The grand jury has closed the books on the Cobb County, Georgia iBook-purchasing scandal.
For those of you not following along (or living here, like me), the story is that there was a huge outcry when Cobb County, a largely affluent Atlanta suburb, proposed to use over $100 million proceeds from a special one-time-only tax to purchase iBooks for students. Many parents and taxpayers railed against the plan, saying the tax was put before voters as a general-purpose technology upgrade and not as a seemingly risky laptop-per-child program. Other bitter recriminations included charges that the bidding process was unfairly steered in favor of Apple, the winning bidder.
After 17 months, the grand jury has decided not to file criminal charges against anyone in the case. The Atlanta Journal-Constitution reports:
The grand jurors said they did not find enough evidence to believe that anyone received or was offered bribes or kickbacks. They did not find evidence that reached the legal threshold to charge a coordinated conspiracy to restrain competition in favor of winning bidder, Apple Computer, or that anyone one lied or omitted material facts in the bidding process, according to the report.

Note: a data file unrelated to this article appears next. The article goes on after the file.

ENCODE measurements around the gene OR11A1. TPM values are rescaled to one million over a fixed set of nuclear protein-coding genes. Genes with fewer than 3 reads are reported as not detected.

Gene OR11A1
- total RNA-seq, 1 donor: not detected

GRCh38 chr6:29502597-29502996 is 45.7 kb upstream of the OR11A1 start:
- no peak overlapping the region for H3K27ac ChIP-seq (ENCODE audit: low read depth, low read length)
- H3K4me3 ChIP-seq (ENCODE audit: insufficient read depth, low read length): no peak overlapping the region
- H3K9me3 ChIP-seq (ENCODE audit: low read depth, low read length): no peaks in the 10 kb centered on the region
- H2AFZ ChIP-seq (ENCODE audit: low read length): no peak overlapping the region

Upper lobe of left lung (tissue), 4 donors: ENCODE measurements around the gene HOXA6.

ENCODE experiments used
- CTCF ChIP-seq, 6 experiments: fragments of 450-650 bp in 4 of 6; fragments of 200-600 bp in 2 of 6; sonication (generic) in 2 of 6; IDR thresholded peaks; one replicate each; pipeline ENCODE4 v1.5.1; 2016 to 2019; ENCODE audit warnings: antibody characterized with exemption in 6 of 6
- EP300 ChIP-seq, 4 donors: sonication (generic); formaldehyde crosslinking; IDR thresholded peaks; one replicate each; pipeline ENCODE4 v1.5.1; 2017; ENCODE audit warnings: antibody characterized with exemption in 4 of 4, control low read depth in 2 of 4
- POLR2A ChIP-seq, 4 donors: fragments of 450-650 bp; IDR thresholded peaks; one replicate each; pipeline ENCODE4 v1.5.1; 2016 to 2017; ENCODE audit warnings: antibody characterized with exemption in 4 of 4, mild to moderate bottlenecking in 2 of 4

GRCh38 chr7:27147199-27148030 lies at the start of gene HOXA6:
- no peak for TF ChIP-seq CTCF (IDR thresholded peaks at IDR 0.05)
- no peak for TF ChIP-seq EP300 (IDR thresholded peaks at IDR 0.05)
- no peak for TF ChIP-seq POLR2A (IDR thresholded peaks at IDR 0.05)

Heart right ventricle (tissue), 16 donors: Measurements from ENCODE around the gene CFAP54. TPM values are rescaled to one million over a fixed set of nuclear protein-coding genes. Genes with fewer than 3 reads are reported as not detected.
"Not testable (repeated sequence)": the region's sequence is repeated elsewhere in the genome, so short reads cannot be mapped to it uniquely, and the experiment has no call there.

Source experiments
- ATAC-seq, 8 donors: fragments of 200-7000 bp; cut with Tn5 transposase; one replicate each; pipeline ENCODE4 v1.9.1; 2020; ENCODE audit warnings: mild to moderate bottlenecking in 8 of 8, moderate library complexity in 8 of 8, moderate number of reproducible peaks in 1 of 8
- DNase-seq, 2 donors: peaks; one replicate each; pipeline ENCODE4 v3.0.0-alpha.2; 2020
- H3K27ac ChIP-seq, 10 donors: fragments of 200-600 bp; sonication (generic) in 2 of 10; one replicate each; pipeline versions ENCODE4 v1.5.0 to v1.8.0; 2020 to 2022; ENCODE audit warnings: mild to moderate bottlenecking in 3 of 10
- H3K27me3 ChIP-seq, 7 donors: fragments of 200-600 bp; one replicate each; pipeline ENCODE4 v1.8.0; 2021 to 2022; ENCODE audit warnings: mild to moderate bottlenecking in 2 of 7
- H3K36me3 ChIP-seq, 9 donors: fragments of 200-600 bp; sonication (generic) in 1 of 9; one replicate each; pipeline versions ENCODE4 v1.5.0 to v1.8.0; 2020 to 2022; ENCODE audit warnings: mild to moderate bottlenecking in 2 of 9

Nonetheless, the 25 grand jurors were critical of the school district’s procurement procedures.
They cited failures in following district procedures, insufficient checks and balances, ambiguous rules, time pressures and hasty or poor thinking converging “to create an end result that raised questions and controversy.”
OK, cool. No bribery or kickbacks is good. The fiasco did damage some careers, as the superintendent and his top aide resigned. But at least there’s no evidence that Apple or the school district did anything crooked. Case closed.